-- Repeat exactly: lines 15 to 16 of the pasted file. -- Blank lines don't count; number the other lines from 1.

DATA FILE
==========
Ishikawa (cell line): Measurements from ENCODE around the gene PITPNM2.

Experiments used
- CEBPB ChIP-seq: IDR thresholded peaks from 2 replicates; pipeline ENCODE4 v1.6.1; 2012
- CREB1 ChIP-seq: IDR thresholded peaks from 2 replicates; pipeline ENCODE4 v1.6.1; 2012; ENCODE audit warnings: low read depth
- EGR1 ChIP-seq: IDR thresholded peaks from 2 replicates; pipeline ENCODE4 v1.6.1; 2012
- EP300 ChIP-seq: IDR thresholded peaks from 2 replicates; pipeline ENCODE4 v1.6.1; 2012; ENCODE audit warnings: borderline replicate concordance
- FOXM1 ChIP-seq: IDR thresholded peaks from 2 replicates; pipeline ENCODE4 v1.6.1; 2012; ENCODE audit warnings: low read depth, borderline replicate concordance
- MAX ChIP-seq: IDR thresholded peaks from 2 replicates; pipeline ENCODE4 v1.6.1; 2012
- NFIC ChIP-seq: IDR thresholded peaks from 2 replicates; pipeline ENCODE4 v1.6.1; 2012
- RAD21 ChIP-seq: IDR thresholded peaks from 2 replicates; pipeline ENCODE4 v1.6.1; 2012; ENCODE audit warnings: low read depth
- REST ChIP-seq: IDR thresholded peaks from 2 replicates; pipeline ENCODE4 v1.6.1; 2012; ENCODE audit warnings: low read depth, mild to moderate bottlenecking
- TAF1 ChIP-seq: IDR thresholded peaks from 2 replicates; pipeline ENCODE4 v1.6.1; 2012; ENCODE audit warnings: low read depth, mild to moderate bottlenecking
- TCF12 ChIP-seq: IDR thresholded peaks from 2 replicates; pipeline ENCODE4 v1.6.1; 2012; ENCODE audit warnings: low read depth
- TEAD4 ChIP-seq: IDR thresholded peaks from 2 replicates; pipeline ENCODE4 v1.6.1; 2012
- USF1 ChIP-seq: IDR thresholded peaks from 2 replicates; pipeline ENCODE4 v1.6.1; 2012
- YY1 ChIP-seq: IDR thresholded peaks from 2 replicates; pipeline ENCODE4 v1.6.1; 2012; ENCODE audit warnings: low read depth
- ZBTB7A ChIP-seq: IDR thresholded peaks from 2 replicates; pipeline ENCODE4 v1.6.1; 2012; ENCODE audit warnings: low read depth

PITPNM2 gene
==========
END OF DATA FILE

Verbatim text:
- USF1 ChIP-seq: IDR thresholded peaks from 2 replicates; pipeline ENCODE4 v1.6.1; 2012
- YY1 ChIP-seq: IDR thresholded peaks from 2 replicates; pipeline ENCODE4 v1.6.1; 2012; ENCODE audit warnings: low read depth